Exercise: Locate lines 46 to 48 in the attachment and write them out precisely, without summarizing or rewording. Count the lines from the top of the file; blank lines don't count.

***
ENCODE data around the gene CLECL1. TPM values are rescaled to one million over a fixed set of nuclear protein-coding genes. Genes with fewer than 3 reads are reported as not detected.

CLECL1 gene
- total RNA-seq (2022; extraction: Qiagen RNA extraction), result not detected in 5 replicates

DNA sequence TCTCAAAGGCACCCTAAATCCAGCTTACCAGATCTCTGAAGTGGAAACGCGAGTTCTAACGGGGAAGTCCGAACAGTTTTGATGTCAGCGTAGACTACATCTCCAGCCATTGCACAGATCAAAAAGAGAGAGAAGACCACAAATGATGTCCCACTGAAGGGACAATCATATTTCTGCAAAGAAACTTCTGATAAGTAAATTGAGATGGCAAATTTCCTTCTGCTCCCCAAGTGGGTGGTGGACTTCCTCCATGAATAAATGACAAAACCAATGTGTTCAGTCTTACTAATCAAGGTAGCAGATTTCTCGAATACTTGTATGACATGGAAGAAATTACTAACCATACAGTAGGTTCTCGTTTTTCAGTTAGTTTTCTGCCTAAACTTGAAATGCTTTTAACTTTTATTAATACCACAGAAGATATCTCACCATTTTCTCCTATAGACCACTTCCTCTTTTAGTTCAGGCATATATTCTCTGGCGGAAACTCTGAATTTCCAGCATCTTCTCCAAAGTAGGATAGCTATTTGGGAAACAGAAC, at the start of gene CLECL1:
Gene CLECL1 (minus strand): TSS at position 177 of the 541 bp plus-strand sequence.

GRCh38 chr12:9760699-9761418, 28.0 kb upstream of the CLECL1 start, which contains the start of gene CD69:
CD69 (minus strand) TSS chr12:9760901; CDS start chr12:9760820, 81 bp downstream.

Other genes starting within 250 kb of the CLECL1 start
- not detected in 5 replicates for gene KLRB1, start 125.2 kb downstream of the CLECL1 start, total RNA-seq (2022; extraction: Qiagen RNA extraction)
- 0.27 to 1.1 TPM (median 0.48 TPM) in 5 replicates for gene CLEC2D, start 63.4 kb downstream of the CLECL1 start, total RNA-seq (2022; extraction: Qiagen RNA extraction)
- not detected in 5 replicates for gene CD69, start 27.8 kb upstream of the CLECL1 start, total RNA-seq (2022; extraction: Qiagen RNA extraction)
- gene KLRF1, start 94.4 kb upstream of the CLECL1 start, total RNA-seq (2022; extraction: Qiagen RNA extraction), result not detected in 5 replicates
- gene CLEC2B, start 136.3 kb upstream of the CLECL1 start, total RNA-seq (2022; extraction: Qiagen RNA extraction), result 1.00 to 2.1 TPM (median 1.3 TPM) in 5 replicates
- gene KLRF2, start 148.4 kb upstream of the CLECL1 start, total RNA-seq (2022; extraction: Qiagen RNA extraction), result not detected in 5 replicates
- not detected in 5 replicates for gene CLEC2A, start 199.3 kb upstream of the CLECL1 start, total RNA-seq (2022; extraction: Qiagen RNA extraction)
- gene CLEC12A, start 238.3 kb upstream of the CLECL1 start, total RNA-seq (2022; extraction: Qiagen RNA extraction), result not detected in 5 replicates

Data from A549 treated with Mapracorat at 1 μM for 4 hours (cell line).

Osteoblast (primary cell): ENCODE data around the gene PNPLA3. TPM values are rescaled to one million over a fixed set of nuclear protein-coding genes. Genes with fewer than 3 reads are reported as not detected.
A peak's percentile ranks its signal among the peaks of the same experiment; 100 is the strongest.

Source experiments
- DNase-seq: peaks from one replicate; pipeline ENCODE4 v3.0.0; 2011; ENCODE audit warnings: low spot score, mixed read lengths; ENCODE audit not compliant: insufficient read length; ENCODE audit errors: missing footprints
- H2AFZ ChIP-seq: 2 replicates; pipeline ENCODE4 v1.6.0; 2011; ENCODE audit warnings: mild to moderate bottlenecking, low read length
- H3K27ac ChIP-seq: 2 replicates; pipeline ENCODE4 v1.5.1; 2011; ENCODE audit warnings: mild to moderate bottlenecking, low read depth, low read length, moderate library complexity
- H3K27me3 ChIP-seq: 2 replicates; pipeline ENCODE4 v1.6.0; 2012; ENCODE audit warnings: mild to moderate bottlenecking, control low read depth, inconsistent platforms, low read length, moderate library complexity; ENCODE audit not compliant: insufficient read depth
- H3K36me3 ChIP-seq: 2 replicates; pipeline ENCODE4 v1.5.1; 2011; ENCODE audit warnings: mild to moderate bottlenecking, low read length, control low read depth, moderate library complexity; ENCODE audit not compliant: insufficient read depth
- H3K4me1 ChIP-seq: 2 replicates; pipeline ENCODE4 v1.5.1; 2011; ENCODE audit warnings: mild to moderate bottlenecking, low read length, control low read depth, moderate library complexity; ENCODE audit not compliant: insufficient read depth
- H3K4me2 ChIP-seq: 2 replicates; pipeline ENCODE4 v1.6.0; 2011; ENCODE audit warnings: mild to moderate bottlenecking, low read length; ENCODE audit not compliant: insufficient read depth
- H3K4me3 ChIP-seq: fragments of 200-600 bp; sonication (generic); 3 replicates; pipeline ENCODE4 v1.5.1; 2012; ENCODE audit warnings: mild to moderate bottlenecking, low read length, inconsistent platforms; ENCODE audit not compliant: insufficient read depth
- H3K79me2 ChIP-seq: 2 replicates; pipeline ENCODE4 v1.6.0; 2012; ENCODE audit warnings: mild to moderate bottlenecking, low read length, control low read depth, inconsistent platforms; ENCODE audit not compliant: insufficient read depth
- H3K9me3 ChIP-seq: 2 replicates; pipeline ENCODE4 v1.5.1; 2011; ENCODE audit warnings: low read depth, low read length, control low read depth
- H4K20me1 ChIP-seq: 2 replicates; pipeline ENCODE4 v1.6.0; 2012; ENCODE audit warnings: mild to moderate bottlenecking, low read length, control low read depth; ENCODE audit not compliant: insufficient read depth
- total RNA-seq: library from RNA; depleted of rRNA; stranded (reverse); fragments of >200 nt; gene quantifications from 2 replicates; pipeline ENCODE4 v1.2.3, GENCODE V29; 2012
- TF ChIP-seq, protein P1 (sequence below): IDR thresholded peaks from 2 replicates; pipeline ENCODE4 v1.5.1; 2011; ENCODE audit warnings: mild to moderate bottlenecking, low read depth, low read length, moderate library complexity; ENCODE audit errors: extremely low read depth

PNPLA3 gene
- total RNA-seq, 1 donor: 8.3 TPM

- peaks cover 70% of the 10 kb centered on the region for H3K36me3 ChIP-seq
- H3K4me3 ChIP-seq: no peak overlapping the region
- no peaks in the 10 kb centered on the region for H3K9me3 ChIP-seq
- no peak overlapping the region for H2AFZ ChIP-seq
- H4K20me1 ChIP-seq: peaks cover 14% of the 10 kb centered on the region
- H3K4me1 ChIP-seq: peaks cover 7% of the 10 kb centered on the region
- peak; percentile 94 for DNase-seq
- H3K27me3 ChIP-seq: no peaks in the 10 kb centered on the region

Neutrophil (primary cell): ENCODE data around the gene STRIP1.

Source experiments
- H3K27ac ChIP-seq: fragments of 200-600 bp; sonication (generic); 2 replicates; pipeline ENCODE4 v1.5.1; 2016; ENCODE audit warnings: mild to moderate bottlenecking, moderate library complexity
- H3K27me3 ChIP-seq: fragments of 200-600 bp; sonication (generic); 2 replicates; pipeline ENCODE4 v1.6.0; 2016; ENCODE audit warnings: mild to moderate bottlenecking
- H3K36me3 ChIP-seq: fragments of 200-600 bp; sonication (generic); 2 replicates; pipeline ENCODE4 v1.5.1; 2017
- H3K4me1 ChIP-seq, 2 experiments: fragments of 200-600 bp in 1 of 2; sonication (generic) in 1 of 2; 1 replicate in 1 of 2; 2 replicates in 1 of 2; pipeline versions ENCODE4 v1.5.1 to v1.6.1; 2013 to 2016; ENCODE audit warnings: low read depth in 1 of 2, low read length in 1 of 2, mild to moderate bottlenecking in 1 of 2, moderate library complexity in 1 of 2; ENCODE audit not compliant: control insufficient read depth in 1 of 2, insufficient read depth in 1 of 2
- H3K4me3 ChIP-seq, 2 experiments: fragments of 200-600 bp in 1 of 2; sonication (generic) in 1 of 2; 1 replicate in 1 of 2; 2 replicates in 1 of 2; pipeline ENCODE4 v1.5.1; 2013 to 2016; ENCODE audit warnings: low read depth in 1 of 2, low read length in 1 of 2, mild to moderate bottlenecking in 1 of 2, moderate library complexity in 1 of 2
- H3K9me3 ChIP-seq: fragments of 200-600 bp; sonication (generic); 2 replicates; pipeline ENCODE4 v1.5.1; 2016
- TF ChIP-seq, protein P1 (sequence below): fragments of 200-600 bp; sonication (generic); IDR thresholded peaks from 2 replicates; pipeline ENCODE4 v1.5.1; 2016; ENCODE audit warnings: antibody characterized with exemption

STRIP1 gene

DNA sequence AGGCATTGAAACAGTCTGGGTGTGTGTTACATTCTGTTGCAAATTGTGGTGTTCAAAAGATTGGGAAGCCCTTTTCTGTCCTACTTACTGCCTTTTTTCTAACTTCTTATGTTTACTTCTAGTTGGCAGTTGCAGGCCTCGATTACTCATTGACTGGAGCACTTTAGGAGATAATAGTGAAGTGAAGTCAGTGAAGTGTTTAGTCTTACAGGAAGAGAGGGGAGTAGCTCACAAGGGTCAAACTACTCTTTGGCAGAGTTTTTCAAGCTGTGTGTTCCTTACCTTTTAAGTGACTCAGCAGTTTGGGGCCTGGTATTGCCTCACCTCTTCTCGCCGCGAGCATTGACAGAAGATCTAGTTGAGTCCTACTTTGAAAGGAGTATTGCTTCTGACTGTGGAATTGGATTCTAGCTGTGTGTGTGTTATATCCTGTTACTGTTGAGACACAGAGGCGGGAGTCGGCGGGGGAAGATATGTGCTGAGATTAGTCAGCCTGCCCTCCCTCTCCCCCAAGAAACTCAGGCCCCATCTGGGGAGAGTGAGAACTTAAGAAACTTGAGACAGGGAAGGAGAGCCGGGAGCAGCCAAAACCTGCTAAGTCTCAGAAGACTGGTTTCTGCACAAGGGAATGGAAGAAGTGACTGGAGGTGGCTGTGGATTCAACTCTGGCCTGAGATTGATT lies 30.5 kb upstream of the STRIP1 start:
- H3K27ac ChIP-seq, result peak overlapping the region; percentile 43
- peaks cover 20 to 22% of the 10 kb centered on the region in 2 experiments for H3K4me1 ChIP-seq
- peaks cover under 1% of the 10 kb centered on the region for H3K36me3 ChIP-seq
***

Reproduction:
- H3K27ac ChIP-seq: fragments of 200-600 bp; sonication (generic); 2 replicates; pipeline ENCODE4 v1.5.1; 2016; ENCODE audit warnings: mild to moderate bottlenecking, moderate library complexity
- H3K27me3 ChIP-seq: fragments of 200-600 bp; sonication (generic); 2 replicates; pipeline ENCODE4 v1.6.0; 2016; ENCODE audit warnings: mild to moderate bottlenecking
- H3K36me3 ChIP-seq: fragments of 200-600 bp; sonication (generic); 2 replicates; pipeline ENCODE4 v1.5.1; 2017